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2017 Suzuki Series – OFFICIAL PRESS RELEASE | Road | Sport

Mettam and Frost feel heat at Manfeild

Suzuki riders Daniel Mettam and Sloan Frost shared the feature race wins in sun drenched conditions during the second round of the 2017 Suzuki Series at Manfeild on Sunday.

Aucklander Mettam didn’t have race one all his own way in the F1 Superbike class however as Taupo’s Scott Moir rocketed off the line on his CD van der Meer Builders GSXR1000 and let the fast-track pack until the final turn of the opening lap where he almost crashed. Honda Rider Insurance CBR1000RR-mounted Mitch Rees, of Whakatane, took over the lead on lap two with fast starting Northern Ireland rider Lee Johnson hot on his heels on a Suzuki NZ GSXR1000 as he quickly came up to speed during his first NZ visit.

Mettam held third at this early stage of the race although he put a nice pass on Johnson with no quarter asked, or given. Frost held fourth when Tony Rees crashed at turn one, where a following rider clipped Tony’s hand as he slid off the track, which may force the 50 year old veteran to miss defending his Robert Holden Memorial title at Whanganui on Boxing Day.

Mettam says, “I managed to take the win in race one after a tight race with Mitch, and in the last race I was chasing Sloan down but the race was cut short two laps so I finished second. I was planning a move but it didn’t happen so that’s racing and I’m happy with the overall win.”

At the same time a fierce battle developed between Mettam and Mitch Rees, and shortly after Frost ran off the track after he missed a gear shift, which effectively put him last as the high speed freight train had 11 riders within a couple of hundred metres of the leaders all race long.

Mitch Rees made a late charge to the line however it was Mettam who took a well earned win by a bike length from Mitch. Third was New Plymouth rider Hayden Fitzgerald (bLU cRU  Yamaha YZF-M1) who passed Johnson near the end of the race to snatch the final podium spot, ahead of Moir and Alastair Hoogenboezem (Christchurch) on an M1 Motorsport BMW S1000RR.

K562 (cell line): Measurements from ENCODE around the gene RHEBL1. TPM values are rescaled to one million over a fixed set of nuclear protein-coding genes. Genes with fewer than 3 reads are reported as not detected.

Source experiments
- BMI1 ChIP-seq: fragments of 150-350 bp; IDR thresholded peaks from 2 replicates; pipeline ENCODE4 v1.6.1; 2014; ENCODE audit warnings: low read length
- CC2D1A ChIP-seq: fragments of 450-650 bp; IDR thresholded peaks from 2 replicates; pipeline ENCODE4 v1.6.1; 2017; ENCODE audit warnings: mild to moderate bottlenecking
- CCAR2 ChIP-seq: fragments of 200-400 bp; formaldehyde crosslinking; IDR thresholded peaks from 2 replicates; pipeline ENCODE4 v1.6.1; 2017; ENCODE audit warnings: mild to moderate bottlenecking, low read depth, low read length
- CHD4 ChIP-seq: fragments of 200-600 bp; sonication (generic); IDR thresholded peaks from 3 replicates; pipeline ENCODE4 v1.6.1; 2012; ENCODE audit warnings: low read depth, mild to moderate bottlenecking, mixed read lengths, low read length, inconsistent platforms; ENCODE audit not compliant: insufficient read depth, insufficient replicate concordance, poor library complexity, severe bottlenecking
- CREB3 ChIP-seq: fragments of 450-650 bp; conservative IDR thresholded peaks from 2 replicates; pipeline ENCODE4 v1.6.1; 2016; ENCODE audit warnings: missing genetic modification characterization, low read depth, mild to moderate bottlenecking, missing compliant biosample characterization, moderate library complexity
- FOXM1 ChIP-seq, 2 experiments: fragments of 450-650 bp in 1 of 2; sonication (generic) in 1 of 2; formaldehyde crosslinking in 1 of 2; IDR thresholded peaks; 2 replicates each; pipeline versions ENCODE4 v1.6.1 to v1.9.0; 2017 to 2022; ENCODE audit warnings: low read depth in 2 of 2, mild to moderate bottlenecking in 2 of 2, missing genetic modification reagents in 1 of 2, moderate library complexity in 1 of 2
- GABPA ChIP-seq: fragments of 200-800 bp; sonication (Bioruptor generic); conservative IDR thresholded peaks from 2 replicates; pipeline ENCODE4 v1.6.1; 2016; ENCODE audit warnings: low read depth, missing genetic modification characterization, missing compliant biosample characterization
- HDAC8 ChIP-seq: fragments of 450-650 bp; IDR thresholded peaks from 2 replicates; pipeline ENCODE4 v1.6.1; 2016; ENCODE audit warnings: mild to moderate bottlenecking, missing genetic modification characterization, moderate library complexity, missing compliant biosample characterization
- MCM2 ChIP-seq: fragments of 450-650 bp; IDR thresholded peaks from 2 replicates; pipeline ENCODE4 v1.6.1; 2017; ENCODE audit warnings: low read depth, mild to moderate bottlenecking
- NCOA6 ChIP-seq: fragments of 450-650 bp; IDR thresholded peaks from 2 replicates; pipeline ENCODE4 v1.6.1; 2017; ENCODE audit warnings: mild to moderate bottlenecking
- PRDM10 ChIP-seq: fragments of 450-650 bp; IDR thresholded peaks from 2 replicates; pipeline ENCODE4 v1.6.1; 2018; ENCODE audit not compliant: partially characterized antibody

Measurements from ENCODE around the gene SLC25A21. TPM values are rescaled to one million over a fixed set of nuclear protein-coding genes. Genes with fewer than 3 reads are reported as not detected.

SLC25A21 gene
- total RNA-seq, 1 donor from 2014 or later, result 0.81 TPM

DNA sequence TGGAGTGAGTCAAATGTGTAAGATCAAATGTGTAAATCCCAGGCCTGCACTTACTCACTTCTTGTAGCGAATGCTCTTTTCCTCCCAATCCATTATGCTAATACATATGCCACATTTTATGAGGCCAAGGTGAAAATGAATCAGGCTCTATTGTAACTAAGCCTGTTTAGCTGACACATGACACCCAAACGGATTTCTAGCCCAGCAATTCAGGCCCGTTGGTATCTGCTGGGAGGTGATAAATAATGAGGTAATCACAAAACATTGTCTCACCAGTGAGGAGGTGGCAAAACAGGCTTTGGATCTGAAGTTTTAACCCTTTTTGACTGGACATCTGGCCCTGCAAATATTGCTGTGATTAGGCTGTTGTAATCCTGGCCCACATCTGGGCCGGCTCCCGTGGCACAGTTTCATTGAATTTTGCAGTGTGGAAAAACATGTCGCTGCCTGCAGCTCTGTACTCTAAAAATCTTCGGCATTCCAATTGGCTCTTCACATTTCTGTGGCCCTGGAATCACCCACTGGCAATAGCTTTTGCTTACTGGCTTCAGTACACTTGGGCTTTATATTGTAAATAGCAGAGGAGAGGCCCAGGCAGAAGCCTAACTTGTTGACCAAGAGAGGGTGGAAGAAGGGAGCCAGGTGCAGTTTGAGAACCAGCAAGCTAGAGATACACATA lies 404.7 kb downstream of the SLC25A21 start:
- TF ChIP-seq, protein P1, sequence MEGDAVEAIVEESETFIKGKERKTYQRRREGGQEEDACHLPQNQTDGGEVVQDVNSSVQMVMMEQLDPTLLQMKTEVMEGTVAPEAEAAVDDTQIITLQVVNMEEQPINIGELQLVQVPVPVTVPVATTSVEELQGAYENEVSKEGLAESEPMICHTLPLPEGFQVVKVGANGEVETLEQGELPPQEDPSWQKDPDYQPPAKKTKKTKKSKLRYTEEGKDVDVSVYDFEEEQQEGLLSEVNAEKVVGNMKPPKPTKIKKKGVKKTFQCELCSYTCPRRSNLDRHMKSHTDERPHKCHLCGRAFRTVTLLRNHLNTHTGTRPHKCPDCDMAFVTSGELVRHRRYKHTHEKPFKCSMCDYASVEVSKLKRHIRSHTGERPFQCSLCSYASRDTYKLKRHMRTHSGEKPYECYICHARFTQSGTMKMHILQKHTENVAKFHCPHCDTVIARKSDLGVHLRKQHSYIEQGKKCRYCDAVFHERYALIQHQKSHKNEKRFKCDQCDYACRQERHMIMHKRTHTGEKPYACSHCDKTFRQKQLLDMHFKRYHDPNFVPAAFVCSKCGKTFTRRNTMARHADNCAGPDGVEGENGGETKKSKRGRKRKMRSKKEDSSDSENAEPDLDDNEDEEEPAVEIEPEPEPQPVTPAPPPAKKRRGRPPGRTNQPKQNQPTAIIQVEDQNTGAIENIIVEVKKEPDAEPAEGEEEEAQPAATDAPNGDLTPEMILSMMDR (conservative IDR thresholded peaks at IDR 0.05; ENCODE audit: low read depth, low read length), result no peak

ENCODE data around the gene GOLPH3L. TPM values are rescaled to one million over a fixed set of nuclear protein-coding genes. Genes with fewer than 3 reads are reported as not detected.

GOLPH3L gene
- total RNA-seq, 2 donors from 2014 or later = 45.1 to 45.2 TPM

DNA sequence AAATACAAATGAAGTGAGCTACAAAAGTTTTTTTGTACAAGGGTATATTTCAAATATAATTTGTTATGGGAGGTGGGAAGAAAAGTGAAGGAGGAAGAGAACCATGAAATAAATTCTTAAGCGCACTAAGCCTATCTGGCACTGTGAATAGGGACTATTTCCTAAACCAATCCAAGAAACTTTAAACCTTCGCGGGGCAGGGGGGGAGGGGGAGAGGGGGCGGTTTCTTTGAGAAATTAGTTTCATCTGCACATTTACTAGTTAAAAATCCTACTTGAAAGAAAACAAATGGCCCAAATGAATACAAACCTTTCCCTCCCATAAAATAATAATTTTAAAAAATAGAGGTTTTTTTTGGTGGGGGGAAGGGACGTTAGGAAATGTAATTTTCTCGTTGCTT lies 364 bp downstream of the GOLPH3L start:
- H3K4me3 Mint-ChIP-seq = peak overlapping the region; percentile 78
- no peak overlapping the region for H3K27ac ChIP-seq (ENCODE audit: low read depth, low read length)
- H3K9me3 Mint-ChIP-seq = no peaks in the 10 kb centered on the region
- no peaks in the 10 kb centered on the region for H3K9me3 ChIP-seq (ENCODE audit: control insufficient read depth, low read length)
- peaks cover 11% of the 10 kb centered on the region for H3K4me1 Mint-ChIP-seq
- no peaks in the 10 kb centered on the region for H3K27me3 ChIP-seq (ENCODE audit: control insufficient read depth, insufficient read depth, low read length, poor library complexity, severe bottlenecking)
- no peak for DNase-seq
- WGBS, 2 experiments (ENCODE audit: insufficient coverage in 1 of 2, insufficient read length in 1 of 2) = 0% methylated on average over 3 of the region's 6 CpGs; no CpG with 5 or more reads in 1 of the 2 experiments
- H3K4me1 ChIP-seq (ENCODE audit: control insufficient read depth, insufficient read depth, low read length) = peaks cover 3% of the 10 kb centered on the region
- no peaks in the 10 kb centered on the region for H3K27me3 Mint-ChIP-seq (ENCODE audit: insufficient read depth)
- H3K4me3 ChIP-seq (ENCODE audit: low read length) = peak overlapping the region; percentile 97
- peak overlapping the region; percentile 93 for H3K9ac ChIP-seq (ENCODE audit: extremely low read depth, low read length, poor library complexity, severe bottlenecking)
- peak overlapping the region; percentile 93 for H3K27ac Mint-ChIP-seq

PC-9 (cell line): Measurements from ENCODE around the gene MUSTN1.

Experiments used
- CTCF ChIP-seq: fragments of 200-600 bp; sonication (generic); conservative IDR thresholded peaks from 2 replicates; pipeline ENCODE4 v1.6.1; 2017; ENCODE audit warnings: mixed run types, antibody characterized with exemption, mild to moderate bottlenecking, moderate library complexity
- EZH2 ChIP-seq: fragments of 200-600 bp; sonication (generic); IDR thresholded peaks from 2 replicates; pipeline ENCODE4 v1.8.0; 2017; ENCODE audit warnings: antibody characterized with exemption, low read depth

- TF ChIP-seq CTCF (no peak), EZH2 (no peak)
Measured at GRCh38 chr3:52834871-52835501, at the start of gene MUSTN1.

In what must be one of the closest F1 Superbike finishes ever, the top ten riders finished within 11 seconds of the leader.

 Race two was yet another torrid battle between several riders who all wanted victory in front of the large Manfeild crowd. Entertained they were. Frost shot his Sloan Frost Fujistu TSS Red Baron Suzuki GSXR1000 into the lead at the start with Mettam, Moir, Fitzgerald and Johnson hot on his heels.

Frost was pushed all the way to the line as Mettam and Moir constantly swapped places behind the Wellington rider. The high-speed Suzuki GSXR1000 freight train went on to take the chequered flag in that order.

In the sizzling heat Mitch Rees struggled to maintain the same traction level as the opening leg and held fourth to race end, with Fitzgerald right behind. 

Equal second with Mettam in the series Mitch Rees feels no pressure. “Race one was an awesome race with Dan, right down to the wire so to be on the podium again was awesome. I tried to get a run around the outside and see if I could out-drive him (to the line) but he weighs less than me,” Rees says. “They were going faster in the second race and I didn’t have the grip. It’s only my second season and I’m going faster than ever before, and if we’re at the front fighting for wins, if we’re fifth or twelfth, so long as we are going faster that’s all I want.” 

Again, all the riders were on pace and the top nine places crossed the finish line within 11 seconds.

Lee Johnson is on fire on a new bike with new tyres and a totally new track in a different country, “It’s so good to be here, the weather is awesome, the track is good and the people have been unbelievable the way they’ve looked after us. They can’t do enough for you, it reminds me of back home in Northern Ireland so it’s really nice and I’m enjoying it,” Johnson says. “In qualifying we were only 0.2s off pole so I knew then we’d be in the mix for the race but I struggled a little with the brakes, we tried one thing for race one and they weren’t so bad but I couldn’t make a pass safely. We changed the master cylinder and lever for the second race but it was the wrong thing so it wasn’t safe to carry on so we DNFd,”

The last person to win at Whanganui other than Tony Rees is Scott Moir, in 2014.

With 89 points Moir retains his lead in the 2017 Suzuki Series as he heads to one of his favourite tracks, the famous Cemetery Circuit at Whanganui on December 26. Mettam and Mitch Rees are tied on 82 points behind so there will be no rest and everything to play for at the street circuit. 

Shane Richardson and Toby Summers shared the F2 600 spoils after two races at blistering pace in blistering temperatures. Summers day started out the hard way after he suffered a high-speed crash at the ‘Sweeper’. Summers walked away but the team had a lot of repair work to do before race one.